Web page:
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Vol. 66. Issue 3.
Pages 161-162 (March 2013)
Vol. 66. Issue 3.
Pages 161-162 (March 2013)
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Clinical Need for Evaluation of Ischemia
Necesidad clínica de evaluación de la isquemia
Frank E. Rademakers
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Corresponding author: Department of Cardiology, University Hospitals Leuven, Herestraat 49, 3000 Leuven, Belgium.
Department of Cardiology, University Hospitals Leuven, Leuven, Belgium
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In the setting of patients with known ischemic heart disease, clinical management depends on ruling out active disease, i.e. ischemia, or on the correct decision for appropriate therapy.1 The former requires a test with high negative predictive value on a per patient basis while the latter involves a quantitative test with high positive predictive value on a per segment basis (as tested in a high prevalence population).

Therapy (either with medication, percutaneous coronary intervention or surgery) is warranted to: a) treat symptoms, or b) improve prognosis, i.e. to reduce the risk of coronary events and sudden death.2

The identification of unstable coronary plaques could become more important in the future, when targeted therapy of such plaques becomes available and treatment can be shown to improve prognosis. Until such treatment and evidence become available, plaque imaging is a very important and challenging research tool, but has no immediate role to play in clinical practice.

Prognosis is related to the presence and extent of ischemia, including silent ischemia, and the specific substrate for arrhythmic events. The latter could be related to ongoing ischemia and/or the co-existence of scar and normal myocardium in the border zone of a previous myocardial infarction.

The extent of ischemia is important since the choice of revascularisation vs medication depends on the presence of more or less than 15% of ischemic myocardium3: quantification of ischemia is thus required to make correct therapeutic choices.

The extent of ischemia and its quantification is also relevant in view of the very poor prognosis of left main and 3-vessel disease, which influences this negative prognosis through the presence of extensive ischemia.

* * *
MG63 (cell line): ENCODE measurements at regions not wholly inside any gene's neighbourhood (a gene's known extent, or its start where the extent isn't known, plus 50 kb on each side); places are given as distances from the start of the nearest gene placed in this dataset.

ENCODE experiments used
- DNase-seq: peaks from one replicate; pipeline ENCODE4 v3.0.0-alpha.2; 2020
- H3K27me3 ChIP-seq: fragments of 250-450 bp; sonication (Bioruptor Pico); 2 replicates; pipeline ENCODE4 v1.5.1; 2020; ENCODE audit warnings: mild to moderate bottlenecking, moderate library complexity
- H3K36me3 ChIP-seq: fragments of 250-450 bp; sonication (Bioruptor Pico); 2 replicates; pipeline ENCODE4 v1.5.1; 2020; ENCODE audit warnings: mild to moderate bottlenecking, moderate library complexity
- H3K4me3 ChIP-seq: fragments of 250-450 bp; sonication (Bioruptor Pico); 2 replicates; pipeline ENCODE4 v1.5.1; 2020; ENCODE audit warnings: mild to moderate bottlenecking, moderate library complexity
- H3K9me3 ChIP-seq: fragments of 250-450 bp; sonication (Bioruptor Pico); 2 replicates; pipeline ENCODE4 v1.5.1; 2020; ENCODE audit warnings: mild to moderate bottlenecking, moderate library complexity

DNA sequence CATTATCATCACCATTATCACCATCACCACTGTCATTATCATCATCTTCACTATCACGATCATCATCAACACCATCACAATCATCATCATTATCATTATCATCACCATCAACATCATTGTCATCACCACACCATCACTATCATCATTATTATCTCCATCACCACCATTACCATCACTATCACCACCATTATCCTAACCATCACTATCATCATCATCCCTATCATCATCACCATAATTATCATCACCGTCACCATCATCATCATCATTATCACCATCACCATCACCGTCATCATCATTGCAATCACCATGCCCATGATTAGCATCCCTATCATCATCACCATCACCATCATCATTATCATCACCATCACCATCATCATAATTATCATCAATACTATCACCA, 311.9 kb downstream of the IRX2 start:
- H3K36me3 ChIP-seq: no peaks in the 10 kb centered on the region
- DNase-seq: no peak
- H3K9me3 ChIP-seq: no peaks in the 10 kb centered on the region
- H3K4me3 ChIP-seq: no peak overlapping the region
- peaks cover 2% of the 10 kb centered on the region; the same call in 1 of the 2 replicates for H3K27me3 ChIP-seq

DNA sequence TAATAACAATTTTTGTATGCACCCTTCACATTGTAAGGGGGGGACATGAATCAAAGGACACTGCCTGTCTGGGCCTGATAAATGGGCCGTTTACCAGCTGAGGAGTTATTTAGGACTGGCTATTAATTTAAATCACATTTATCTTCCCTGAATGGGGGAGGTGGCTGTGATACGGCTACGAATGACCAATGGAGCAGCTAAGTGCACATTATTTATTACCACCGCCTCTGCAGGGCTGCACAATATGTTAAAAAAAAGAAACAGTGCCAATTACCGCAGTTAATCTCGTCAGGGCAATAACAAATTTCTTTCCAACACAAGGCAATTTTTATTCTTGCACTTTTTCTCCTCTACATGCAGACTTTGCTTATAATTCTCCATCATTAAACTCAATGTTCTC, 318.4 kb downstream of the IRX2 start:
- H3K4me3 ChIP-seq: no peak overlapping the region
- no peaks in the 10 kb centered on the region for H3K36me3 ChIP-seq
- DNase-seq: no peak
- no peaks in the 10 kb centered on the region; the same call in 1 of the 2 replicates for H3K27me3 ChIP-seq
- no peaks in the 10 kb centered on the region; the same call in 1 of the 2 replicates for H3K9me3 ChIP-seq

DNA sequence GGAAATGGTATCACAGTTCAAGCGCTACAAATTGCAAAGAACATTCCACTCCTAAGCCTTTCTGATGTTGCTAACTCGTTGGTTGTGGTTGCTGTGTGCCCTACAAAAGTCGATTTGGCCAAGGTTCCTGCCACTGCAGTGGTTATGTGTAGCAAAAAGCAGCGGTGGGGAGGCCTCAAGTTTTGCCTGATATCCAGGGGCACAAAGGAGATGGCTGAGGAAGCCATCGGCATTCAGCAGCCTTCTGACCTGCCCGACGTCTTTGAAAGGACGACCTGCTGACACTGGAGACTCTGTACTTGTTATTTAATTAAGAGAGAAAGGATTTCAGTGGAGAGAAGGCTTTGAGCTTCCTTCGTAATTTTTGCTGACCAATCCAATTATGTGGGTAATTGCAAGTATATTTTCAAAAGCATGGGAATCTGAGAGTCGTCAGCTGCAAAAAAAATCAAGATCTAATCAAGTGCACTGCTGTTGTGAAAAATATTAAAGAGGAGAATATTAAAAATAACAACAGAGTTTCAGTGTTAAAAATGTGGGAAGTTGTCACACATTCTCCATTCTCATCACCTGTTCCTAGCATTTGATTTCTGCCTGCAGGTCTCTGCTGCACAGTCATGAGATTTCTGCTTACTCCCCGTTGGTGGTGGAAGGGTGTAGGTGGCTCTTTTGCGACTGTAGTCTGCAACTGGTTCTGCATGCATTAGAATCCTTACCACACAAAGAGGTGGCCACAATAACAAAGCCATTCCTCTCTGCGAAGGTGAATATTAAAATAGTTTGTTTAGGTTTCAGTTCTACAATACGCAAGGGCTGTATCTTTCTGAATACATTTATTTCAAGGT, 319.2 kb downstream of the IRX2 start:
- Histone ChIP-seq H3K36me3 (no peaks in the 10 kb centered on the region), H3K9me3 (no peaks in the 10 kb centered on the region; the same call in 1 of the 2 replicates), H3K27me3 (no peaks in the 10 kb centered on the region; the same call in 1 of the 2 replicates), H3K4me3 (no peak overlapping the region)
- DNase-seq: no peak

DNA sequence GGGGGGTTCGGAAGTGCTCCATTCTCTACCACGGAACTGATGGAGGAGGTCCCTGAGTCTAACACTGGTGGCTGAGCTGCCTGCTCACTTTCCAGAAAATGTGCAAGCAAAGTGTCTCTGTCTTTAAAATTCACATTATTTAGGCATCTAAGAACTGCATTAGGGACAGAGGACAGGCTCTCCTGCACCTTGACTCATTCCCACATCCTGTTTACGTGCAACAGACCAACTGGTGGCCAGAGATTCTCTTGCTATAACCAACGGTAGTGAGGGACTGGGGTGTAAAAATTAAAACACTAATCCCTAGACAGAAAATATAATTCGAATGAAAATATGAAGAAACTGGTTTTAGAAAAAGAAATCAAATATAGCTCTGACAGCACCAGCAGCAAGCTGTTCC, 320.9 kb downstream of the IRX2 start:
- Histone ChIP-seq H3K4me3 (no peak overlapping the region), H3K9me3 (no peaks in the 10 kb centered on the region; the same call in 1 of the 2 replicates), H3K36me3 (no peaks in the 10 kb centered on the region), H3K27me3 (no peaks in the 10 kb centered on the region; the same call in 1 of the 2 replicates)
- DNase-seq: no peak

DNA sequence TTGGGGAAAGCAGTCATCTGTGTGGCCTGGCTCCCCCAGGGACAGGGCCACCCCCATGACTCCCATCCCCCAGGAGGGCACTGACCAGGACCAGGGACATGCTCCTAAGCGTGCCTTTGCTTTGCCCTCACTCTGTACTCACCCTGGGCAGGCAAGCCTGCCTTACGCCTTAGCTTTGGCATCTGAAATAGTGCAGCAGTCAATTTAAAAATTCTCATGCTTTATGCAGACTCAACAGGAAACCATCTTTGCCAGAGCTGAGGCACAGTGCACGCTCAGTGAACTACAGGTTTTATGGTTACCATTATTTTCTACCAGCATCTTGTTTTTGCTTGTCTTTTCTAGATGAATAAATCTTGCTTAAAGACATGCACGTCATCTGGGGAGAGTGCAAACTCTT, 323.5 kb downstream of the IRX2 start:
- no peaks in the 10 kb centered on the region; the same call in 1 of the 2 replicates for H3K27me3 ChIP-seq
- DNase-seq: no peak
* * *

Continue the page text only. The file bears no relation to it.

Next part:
Ischemia imaging is thus warranted in the setting of patients with an intermediate pre-test probability on the basis of non-invasive risk stratification with history, clinical examination, resting function and electrocardiogram exercise testing. In these patients, various imaging modalities (echocardiography, nuclear, cardiovascular magnetic resonance, computed tomography) and stressors (exercise, dobutamine, vasodilatation) can be used.4

More recently it has become evident that acute coronary syndromes are at least in part (and probably in the majority of cases) related to ischemia causing lesions,5,6 rather than to less than 50% lesions as was previously presumed.7,8 Treating ischemic lesions could, therefore, also prevent acute coronary syndromes, but this remains to be proven.

In the present setting of economic constraints, stakeholders i.e. the citizens paying directly or indirectly for these imaging examinations, request evidence showing a benefit when using these technologies and we need to ask whether such use of an imaging test changes patient management and possibly outcome. In contrast to what is required for medication to enter the “market”, medical technology has far fewer regulatory steps and, apart from limited evidence on safety, no additional proof of efficacy is needed, let alone the requirement to show an added value over other existing techniques. In the “hierarchy” of diagnostic efficacy described by Fryback and Thornbury,9 most medical imaging technologies only reach level 2 or 3:

  • Level 1: Technical quality of the images.

  • Level 2: Diagnostic accuracy, sensitivity and specificity of the images.

  • Level 3: Degree to which the results influence physicians’ diagnostic thinking: prognosis.

  • Level 4: Degree to which imaging results affect patient management.

  • Level 5: Efficacy studies that measure the degree of effect on patient management.

  • Level 6: Analyses of societal costs and benefits of a diagnostic imaging technology.

Both clinicians and industry should work together to provide evidence reaching at least level 4 or 5 and preferably 6. Only then can we avoid a blind limitation in the use of imaging in ischemic heart disease and in cardiology in general.

The choice of one imaging technology over another, i.e. echocardiography vs nuclear vs cardiovascular magnetic resonance or computed tomography to substantiate and quantify ischemia, mainly depends on the experience of the center involved3: there is no definite evidence to prefer one over the other but one should use what one knows best, where one has experience and knows one's limitations.10

In contrast, there is ample evidence that the information which emerges from imaging studies is not always translated into appropriate patient management,11 i.e. the presence or absence of significant ischemia should be converted in either a revascularization strategy or conversely in an abstinence of further invasive procedures, let alone revascularization. In real practice, some patients with ischemia are not appropriately treated by percutaneous coronary intervention or coronary artery bypass graft, while patients without evidence of ischemia are routinely catheterized and sometimes revascularized (without substantiation of a decreased fractional flow reserve).

Conflicts of interest

None declared.

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Copyright © 2012. Sociedad Española de Cardiología
Revista Española de Cardiología (English Edition)

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